MORE than 40 feature and non-feature films packaged the first-of-a-kind Manipuri Film Festival entitled “Nongpokthong – The Eastern Gate” held in Delhi last month. Screened at various colleges like Jawaharlal Nehru University and Jamia Millia Islamia, the presence of Manipuri filmmakers, directors, including the renowned Aribam Syam Sharma, writers and actors added sparkle to the occasion.
The show kicked off with a feature film rightly titled Matamgi Manipur, meaning Present Day Manipur, which was made in 1972, the year Manipur attained statehood. Directed by Debkumar Bose, the script was written by Arambam Somorendra. A family drama depicting the transition of a society faced with contemporary realities, it reveals the conflict of self and identity in the onslaught of the modern state. Somorendra was a student leader of several social movements back then.
Then came the internationally acclaimed Imagi Ningthem (My Son, My Precious) which was made in 1981, directed by Aribam Syam Sharma and written by Binodini Devi, who died recently and was the first woman recipient of the Padma Shri in literature and arts in 1976. A “women-centric” film, Imagi Ningthem was based on the life of a rural woman, an educated working woman and a housewife, each with a “common, similar sense of feeling and understanding”. All three women go through different levels and forms of struggle in their everyday life. Imagi Ningthem won the Grand Prix at the Nante Festival in 1982 – the first Indian film to have won such an award.
Films and filmmaking were not uncommon even before 1947. The last of the Manipuri princes, Maharajkumar Priyobrata, who later became the first chief minister, made about 50 films with his own camera during the 1930s. Most of these were “recordings” of social and cultural events. According to noted film critic, RK Bidur, these camera recordings by Priyobrata were “films of actuality”.
Along with the “digital revolution” came several contemporary Manipuri feature and documentary films. From the 1990s, Manipuri films were oriented towards romance and entertainment and were highly commercial and melodramatic. While documentary films did quite well — AFSPA 1958 by Haobam Paban won an international and a national award — other documentaries also made it to national recognition, such as Mr India and Sanakeithel.
Unlike films in the 1970s, digitised works of the 1990s did not make much of an impact. Not only did these move away from “contemporary realities”, they were at times in stark contradiction. One found a woman in “Western costume” in a rural setting, or running around trees in a high-class family drama. Most of these films depicted violence, though not of the state vs non-state conflict or communal conflicts that Manipur continually faces. The only progress made can be said to be of “colour”.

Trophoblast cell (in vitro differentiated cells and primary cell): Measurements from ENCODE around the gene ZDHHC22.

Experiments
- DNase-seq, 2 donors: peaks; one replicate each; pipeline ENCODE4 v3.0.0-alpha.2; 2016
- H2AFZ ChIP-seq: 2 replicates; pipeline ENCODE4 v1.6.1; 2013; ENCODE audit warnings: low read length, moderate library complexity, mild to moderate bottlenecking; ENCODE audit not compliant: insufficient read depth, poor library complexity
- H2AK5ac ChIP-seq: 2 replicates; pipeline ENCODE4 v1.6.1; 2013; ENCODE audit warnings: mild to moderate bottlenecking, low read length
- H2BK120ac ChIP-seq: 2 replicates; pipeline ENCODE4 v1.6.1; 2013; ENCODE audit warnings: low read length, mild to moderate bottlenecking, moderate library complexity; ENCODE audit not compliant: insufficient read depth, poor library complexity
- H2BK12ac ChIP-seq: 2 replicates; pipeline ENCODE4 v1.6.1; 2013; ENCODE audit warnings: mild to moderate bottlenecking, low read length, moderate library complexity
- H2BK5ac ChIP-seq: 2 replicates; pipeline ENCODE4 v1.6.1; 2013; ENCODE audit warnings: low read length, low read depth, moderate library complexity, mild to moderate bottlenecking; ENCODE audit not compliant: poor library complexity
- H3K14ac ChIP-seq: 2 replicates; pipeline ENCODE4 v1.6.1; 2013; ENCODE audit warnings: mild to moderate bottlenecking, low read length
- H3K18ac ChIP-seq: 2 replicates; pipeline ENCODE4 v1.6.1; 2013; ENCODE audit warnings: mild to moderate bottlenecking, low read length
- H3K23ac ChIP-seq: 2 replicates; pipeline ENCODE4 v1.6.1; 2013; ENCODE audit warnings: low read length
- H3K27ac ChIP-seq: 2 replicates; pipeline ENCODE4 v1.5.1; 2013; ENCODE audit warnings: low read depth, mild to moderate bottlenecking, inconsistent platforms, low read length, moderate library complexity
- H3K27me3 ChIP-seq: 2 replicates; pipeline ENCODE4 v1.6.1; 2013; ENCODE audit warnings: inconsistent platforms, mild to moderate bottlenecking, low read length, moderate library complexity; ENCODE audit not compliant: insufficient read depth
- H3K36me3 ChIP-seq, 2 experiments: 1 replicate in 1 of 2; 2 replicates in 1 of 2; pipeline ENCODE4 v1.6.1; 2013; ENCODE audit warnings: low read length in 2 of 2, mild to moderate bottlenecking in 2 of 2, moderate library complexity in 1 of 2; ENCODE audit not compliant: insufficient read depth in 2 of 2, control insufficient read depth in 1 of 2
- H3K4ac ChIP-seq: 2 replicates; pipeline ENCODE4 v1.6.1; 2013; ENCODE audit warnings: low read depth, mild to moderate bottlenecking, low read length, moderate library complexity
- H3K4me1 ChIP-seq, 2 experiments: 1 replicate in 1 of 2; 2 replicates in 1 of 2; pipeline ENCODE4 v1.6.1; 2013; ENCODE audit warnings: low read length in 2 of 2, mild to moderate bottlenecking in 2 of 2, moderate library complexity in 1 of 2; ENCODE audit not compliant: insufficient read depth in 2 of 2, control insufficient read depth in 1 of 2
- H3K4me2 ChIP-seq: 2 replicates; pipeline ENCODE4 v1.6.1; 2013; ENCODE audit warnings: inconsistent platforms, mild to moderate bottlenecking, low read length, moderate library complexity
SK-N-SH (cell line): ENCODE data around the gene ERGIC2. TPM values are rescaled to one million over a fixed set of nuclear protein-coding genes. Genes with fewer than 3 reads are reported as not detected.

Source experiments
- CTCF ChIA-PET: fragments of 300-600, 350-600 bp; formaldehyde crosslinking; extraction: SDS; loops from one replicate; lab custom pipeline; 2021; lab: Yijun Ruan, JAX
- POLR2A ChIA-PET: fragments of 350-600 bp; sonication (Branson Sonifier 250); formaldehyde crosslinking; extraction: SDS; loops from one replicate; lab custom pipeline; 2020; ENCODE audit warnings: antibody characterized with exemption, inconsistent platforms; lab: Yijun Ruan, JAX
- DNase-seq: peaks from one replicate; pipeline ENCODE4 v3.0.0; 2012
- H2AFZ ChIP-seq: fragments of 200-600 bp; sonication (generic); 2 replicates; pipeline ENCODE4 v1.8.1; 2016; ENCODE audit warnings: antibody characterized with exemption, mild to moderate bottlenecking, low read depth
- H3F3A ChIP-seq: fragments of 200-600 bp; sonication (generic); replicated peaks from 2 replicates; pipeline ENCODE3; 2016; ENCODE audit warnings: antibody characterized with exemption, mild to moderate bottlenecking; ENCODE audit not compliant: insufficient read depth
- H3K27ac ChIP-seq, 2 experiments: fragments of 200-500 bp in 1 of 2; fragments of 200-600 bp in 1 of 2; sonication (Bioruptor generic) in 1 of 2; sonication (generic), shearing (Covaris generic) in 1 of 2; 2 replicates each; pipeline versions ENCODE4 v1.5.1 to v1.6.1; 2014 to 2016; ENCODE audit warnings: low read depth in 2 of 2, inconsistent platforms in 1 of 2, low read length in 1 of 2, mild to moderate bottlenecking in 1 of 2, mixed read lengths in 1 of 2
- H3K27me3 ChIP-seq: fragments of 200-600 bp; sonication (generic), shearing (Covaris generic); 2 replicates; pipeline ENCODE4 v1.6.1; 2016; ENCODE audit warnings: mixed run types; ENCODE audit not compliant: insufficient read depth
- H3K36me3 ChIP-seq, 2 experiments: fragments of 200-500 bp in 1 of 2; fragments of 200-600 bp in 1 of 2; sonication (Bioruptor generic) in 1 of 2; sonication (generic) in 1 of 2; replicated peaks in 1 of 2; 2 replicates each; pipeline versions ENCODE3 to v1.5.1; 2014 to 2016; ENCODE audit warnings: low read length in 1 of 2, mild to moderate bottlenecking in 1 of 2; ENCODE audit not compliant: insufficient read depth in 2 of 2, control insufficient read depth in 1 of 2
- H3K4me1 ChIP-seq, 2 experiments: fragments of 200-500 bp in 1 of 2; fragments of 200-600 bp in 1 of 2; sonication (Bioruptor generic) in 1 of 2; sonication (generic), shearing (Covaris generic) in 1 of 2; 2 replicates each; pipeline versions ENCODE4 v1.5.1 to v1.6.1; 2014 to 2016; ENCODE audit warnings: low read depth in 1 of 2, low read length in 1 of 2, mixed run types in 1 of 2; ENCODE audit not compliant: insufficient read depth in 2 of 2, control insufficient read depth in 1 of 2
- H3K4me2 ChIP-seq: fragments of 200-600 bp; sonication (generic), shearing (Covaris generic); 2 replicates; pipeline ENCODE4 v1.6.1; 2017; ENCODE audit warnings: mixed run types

The recent release, Mami Sami, meaning Blur, is a bold contemporary film that depicts Manipuri society as well the state’s cinematic journey. Directed and written by Lancha Ningthouja, a promising young filmmaker is an out-of-the-blue relief from the cinema Manipuris watch in these current times. It is yet another heartrending “women-centric” story of ordinary people sandwiched by “conflicts” of varying kinds and layers. The film depicts how Manipuris, either rural or urban, are intertwined and caught in a web of conflict. It contextualises and brings into perspective Manipur’s contemporary situation.
From the black-and-white Matamgi Manipur to the contemporary digital Mami Sami, Manipuri films have come a long way. Films of the 1970s, like Matamgi Manipur and later Imagi Ningthem recognised the role of women and their contribution in the family and society at large, but they either did not portray any antagonism, or did not focus on individual characters. In the last century, Manipuri films saw an “antagonistic” evolution with the focus on individual characters. Many of the films in the 1990s films had “state-centric” themes woven around stories of police officers, bureaucrats and businessmen, yet these characters did not deal with an “armed militant group or insurgencies”.
Strangely, a story based on the infamous Nupi Lan (the women’s war in 1938 against the British) has not hit the silver screen. Imakeithel, an exception, has been reproduced as Sanakeithel. A closer view reveals that 1970s Manipuri feature films actually made strong statements: about how women are still confine to the role of “mother” or “hold the family together”, how she “sacrifices and suffers”. The evolution towards a more Westernised outlook of them playing second fiddle to the “male hero” is portrayed in the films of the 1990s.
Of late, it seems difficult to draw a line between reel and real life of Manipuri women. As depicted in the story of Tayal in Mami Sami, contemporary Manipuri women’s lives and their stories clearly appear to blur.
April 11, 2011